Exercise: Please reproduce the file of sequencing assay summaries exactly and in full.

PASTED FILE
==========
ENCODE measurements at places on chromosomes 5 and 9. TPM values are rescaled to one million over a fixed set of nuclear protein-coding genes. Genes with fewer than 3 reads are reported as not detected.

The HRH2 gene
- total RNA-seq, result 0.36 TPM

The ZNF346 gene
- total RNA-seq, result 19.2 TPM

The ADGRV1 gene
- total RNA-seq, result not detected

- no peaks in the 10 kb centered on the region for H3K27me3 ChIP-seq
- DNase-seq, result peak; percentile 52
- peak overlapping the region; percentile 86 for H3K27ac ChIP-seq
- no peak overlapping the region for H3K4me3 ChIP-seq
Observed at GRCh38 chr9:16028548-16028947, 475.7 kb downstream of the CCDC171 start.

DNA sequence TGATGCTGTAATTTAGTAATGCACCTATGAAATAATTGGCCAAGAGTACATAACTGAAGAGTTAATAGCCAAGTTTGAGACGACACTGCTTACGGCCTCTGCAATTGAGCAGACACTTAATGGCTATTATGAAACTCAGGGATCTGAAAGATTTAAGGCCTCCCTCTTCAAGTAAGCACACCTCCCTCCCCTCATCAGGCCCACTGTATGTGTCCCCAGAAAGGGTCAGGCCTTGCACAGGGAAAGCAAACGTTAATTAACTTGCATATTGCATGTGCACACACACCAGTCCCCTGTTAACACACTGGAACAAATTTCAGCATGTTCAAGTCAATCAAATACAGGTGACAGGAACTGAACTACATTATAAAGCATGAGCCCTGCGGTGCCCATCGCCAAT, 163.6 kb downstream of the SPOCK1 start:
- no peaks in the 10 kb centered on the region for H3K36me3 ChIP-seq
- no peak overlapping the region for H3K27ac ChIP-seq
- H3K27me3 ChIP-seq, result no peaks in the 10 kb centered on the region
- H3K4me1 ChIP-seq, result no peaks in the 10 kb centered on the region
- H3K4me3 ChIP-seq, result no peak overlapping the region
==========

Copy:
ENCODE measurements at places on chromosomes 5 and 9. TPM values are rescaled to one million over a fixed set of nuclear protein-coding genes. Genes with fewer than 3 reads are reported as not detected.

The HRH2 gene
- total RNA-seq, result 0.36 TPM

The ZNF346 gene
- total RNA-seq, result 19.2 TPM

The ADGRV1 gene
- total RNA-seq, result not detected

- no peaks in the 10 kb centered on the region for H3K27me3 ChIP-seq
- DNase-seq, result peak; percentile 52
- peak overlapping the region; percentile 86 for H3K27ac ChIP-seq
- no peak overlapping the region for H3K4me3 ChIP-seq
Observed at GRCh38 chr9:16028548-16028947, 475.7 kb downstream of the CCDC171 start.

DNA sequence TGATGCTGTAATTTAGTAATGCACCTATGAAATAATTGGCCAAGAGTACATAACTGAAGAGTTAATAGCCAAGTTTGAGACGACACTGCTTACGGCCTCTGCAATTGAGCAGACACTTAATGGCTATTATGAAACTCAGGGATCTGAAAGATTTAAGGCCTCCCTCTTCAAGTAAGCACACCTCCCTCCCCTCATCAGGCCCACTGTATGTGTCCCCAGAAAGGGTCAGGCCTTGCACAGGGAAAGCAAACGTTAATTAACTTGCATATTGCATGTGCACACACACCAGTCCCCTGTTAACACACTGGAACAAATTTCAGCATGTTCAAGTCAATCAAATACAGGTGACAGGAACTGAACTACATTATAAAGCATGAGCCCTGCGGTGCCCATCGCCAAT, 163.6 kb downstream of the SPOCK1 start:
- no peaks in the 10 kb centered on the region for H3K36me3 ChIP-seq
- no peak overlapping the region for H3K27ac ChIP-seq
- H3K27me3 ChIP-seq, result no peaks in the 10 kb centered on the region
- H3K4me1 ChIP-seq, result no peaks in the 10 kb centered on the region
- H3K4me3 ChIP-seq, result no peak overlapping the region